The Pirates 5-3 victory over Houston on Monday put them three games over .500 this late in the season for the first time since 1999, and gave them their best 85-game start since going 46-39 in 1992. That was the last time Pittsburgh finished with a winning record and the last season it made the playoffs.

The fans are taking notice. For the fourth straight home game, the Pirates sold out PNC Park with 36,942 fans in attendance. The team had never had more than three consecutive sellouts in the 11-year history of the stadium.

“The energy and attitude is completely different,” said Alex Presley, who was called up six days earlier and had three of the Pirates 14 hits on Monday. “We feel like we’re going to win every time out. It’s fun and totally different. We had a good crowd and I really got to see what Pittsburgh fans are like.”

Three games over .500 was a milestone for the Bucs. They had tried eight times previously to reach it this season but failed each time. Paul Maholm, who won the fourth of his last six decisions, allowed one earned run in six innings.

“It’s fun, but we need to continue to play well,” Maholm said. “In September, it will be a lot more fun. For any of us who have been here, it’s uncharted waters, but you’re seeing a group that’s having fun and likes playing in front of big crowds. Today was cool. These were all Pirates fans.”

On Sunday, Kevin Correia became the first Pirate to win 11 games before the All-Star break since Jim Bibby did it in 1980. Nine of those wins have come on the road, where the PIrates are 24-21.

In the 10-2 win at Washington, center fielder Andrew McCutchen went 3-for-5 and knocked in a pair of runs. McCutchen, who went into Tuesday’s game with nine RBIs in his last 10 games, had nine hits, including six for extra bases in the four-game series.

“The majority of people look at us as just being ‘the Pirates,’ and they’re going to say it’s ‘the Pirates’ until we show a difference,” McCutchen said. “That’s just fuel for the fire for us as a team to continue surprising teams every time we show up.”

Yanks lead All-Star starters: When the American League takes the field at next week’s All-Star Game in Phoenix, it will look more like the New York Yankees.

The Yankees will have the most starters in the game with four. Robinson Cano will start at second base with Alex Rodriguez at third and Derek Jeter at shortstop. Curtis Granderson will play in the outfield.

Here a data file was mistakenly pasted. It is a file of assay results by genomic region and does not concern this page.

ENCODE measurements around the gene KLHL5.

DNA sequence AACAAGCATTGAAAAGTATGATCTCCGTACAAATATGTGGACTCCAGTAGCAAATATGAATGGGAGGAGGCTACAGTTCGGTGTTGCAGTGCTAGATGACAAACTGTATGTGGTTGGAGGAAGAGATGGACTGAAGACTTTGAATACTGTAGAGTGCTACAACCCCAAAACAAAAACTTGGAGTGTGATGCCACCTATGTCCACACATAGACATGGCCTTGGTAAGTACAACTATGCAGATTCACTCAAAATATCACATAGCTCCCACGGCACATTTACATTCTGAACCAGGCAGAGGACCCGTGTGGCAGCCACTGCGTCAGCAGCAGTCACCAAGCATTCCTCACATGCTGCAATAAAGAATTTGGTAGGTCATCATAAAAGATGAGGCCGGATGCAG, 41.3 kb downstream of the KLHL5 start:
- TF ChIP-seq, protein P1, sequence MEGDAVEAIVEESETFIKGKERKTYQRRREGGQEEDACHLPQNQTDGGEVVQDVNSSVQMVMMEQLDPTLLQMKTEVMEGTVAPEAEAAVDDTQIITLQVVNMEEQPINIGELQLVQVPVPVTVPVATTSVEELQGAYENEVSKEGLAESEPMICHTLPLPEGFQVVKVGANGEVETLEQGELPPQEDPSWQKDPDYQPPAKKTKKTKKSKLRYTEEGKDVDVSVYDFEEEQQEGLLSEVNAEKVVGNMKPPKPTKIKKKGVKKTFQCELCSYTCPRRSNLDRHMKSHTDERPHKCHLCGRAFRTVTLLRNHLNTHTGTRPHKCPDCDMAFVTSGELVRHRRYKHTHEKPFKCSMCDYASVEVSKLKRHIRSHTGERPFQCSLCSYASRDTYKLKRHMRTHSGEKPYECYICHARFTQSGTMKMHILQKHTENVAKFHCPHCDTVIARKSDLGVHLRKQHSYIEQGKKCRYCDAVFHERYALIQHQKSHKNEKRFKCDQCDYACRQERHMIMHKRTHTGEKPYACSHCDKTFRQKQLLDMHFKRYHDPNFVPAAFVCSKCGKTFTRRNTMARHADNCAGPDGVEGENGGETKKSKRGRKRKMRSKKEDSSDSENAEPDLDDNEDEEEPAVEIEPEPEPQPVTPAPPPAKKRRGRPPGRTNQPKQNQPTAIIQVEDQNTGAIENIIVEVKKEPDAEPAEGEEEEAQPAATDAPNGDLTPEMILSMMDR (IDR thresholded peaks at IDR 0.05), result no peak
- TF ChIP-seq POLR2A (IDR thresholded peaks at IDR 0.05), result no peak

Overall, the Yankees have the most All-Stars with six.

The National League has three Milwaukee Brewers in the starting lineup: Prince Fielder at first base; Rickie Weeks at second, and Ryan Braun in the outfield.

Philadelphia placed the most players on the NL roster with five, including starting pitchers Roy Halladay, Cole Hamels and Cliff Lee.

San Francisco Giants manager Bruce Bochy named three of his starting pitchers, Matt Cain, Tim Lincecum and Ryan Vogelsong, to the team, along with closer Brian Wilson.

 

Toronto outfielder Jose Bautista set a record for most votes received with 7,454,753.

Promoted: Washington Nationals top prospect, catcher Bryce Harper, has been promoted to Class AA Harrisburg, and could move up to Triple-A Syracuse by the end of the season.

Harper, who was picked No. 1 overall in the 2010 draft, hit .318 with 16 homers and 46 RBIs in 72 games for Class A Potomac.

StatsWatch: Here are the All-Stars who have hit the most home runs this season (through Monday) —

Jose Bautista, Blue Jays, 27

Curtis Granderson, Yankees, 22

Lance Berkman, Cardinals, 22

Matt Kemp, Dodgers, 22

Prince Fielder, Brewers, 21

 

Quotable: “I hadn’t hit one in so long I almost forgot.” — Chicago White Sox DH Adam Dunn, who hit his eighth home run of the season on Monday, and his first since June 12.

Diamond Notes: Yankees shortstop Derek Jeter returned from the disabled list on Monday, going 0-for-4. He needs six hits to reach 3,000 in his career…Tampa Bay’s Johnny Damon now has more career hits than Ted Williams. Damon passed Williams with his 2,655th hit on Saturday, and was ranked 69th all-time with 2,662 hits after Monday’s game. He’s on a pace to crack the top 50 by the end of the season.

Copyright © 2011  Bob Hurst. All Rights Reserved. Distributed by Hurst Sports Media.